Picky Eating and Your 8 Senses
Eating is the most complex activity we do. Eating involves all 8 of our senses and the all the organs of our body to work together!
You read that right – 8 senses! Do you know them all? Let’s go:
The ones you know:
The ones you might not know (these descriptions are SIMPLIFIED)
6. Vestibular (our sense of movement – how you know you’re moving)
7. Proprioception (our sense of our body in space- how you know you’re lying down)
8. Interoception (your internal sense – how you know you have to pee, or eat)
Most kids who are “picky eaters” or “problem feeders” have a skill deficit – and it is not a behavioral issue. This means that the child “CAN’T “eat, not that they “WON’T” Eat – this is a very important distinction! In fact, there are about 26 steps that go into eating. With so many skills, senses, organs, and steps involved it’s no wonder that picky eating is one of the most common issues I see as an occupational therapist working with children. Many families I have worked with have learned to tip-toe around their child’s eating preferences, which can become frustrating for caregivers and family members.
This is what prompted me to get trained by @SOSapproachtofeeding. The SOS approach helps children (and families) build the skills they need to feel comfortable eating. There’s no force feeding, no rewards, no punishments. Food relationships are complex and lifelong. Relationships with food are also built around social and family times and can have cultural significance to your family. It is important that your child have a positive and healthy relationship with food that promotes their growth and their confidence with the occupation of eating.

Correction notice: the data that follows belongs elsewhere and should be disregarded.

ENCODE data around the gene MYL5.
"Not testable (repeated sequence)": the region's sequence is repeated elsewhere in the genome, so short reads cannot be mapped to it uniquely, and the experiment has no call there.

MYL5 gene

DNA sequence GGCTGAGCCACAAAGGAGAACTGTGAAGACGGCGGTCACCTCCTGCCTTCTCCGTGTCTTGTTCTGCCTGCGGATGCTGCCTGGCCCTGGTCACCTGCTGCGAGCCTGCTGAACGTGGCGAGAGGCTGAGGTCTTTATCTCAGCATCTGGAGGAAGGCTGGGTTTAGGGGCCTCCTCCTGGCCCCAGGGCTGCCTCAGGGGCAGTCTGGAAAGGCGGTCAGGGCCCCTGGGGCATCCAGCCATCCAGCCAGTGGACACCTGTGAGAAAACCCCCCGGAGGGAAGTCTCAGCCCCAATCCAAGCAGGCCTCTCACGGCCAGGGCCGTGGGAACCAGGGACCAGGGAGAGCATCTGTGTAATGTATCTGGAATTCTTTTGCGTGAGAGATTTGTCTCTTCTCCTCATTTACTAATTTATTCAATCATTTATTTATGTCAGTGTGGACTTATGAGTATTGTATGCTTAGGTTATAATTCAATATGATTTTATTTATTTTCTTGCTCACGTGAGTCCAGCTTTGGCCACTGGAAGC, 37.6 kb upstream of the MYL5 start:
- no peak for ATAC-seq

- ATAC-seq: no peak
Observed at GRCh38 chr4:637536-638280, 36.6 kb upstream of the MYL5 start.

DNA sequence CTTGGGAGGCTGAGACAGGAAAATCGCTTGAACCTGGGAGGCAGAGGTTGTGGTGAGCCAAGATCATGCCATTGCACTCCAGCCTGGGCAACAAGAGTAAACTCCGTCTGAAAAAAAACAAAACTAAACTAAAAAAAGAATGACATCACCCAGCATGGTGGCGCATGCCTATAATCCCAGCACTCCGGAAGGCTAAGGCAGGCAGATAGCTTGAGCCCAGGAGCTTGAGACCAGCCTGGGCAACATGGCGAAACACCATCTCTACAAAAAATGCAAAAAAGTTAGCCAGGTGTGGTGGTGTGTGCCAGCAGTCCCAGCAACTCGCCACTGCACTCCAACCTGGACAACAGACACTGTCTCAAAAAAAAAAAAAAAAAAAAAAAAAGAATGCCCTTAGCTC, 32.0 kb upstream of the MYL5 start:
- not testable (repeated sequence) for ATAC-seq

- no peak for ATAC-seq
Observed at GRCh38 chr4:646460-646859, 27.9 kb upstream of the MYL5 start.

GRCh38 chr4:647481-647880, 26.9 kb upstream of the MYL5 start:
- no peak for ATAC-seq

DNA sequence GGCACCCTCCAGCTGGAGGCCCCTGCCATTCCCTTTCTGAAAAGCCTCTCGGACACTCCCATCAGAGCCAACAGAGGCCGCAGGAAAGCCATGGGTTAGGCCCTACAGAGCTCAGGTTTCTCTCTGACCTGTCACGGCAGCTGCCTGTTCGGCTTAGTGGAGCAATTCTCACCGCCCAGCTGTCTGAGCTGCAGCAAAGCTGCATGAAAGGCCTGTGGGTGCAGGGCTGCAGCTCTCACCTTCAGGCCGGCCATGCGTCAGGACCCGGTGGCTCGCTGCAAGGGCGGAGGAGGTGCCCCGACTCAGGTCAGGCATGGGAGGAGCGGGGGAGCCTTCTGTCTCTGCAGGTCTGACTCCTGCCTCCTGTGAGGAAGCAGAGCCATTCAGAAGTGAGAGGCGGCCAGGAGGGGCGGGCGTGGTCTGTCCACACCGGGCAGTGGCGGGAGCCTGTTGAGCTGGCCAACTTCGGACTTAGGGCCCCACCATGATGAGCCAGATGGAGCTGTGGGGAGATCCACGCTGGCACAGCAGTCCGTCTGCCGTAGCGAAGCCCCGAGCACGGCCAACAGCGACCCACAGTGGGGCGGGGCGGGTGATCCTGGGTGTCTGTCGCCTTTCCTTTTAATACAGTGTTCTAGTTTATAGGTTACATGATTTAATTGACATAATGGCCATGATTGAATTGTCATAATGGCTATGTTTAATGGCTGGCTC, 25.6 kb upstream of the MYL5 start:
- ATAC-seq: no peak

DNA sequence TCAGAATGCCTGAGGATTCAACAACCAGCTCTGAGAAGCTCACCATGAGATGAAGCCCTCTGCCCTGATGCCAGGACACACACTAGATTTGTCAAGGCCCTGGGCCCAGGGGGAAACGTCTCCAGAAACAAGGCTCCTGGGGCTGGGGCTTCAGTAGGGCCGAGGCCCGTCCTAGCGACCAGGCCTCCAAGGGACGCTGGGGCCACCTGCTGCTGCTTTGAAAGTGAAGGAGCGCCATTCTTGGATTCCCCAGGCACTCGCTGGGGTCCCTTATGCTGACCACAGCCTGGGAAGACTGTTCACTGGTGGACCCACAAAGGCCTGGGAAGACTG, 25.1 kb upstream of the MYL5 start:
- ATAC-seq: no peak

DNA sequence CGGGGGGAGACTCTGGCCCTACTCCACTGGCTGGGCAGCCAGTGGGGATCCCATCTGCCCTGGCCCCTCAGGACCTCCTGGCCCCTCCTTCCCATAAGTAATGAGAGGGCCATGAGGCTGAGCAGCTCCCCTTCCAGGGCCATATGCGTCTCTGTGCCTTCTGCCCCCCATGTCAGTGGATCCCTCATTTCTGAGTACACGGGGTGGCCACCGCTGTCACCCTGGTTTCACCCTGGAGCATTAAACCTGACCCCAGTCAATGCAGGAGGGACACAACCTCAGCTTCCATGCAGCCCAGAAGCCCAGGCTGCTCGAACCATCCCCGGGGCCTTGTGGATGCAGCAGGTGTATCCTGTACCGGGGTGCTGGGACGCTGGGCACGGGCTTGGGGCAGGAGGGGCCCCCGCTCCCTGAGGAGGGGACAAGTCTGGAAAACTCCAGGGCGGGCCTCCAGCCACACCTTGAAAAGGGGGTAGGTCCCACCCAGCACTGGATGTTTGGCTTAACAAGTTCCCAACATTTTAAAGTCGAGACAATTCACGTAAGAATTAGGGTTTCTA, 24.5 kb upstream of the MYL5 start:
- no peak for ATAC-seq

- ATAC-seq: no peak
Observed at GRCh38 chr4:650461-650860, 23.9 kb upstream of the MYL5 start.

One of the most primal feelings for a caregiver to have is to nourish their baby, first with milk or formula and then with food. Many caregivers feel distraught if their child won’t eat nourishing foods, and some caregivers feel as if they are doing something wrong if their child won’t eat – because isn’t eating natural? Well.. Eating is a lot more complex than we realize and not all children learn how to eat all foods without assistance. If you have concerns about your child’s relationship with eating – it’s important to reach out and get help. There are trained professionals who are here to help you learn about feeding and support you and your family to learn, grow, and thrive.
Want some tips about what can you do to help your picky eater?
Let go of the idea that your kid will eat when they're hungry. This is not true for kids with feeding issues, and many of this will just not eat.
Get Messy!! Let your kid touch, smell, lick, foods. Put a drop cloth on the floor and go nuts. Fun exposure with food - to learn what it looks like, smells like, and tastes like is great!
Let your child eat their preferred foods. These are often stepping stones to other foods when building repertoire.
Work with a professional who can walk you and your child through the many steps of feeding.
Reaching out for help means you can share your concerns, isolate the issue, learn more about feeding, and get a plan that works for your family. You don’t have to shoulder the burden of feeding issues yourself – YOU ARE NOT ALONE!
Here are some other organizations that offer excellent resources and support for parents:
And I always recommend you speak with your medical doctor if you have concerns about your child’s eating, weight gain, or any developmental concerns.